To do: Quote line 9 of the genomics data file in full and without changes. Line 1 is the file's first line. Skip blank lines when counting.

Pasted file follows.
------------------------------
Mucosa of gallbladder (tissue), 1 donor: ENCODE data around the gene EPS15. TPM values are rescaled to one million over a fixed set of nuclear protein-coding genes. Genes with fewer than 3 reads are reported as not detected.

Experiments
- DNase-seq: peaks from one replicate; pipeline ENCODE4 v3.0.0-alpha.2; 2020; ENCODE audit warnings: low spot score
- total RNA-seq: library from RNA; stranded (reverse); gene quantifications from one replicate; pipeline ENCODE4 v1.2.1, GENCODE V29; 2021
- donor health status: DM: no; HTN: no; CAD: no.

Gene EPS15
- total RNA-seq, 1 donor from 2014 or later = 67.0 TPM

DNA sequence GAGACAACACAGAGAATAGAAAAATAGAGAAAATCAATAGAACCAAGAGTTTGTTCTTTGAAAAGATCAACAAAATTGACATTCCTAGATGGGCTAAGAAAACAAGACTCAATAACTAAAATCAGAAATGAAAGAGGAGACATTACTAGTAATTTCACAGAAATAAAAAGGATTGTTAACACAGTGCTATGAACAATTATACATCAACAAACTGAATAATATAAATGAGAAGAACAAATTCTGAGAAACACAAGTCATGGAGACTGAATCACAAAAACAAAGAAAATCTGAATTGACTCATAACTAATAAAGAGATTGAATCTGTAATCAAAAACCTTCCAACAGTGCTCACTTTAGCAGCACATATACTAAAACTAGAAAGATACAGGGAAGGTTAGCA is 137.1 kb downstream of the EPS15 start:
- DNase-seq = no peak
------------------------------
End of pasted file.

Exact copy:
- DNase-seq = no peak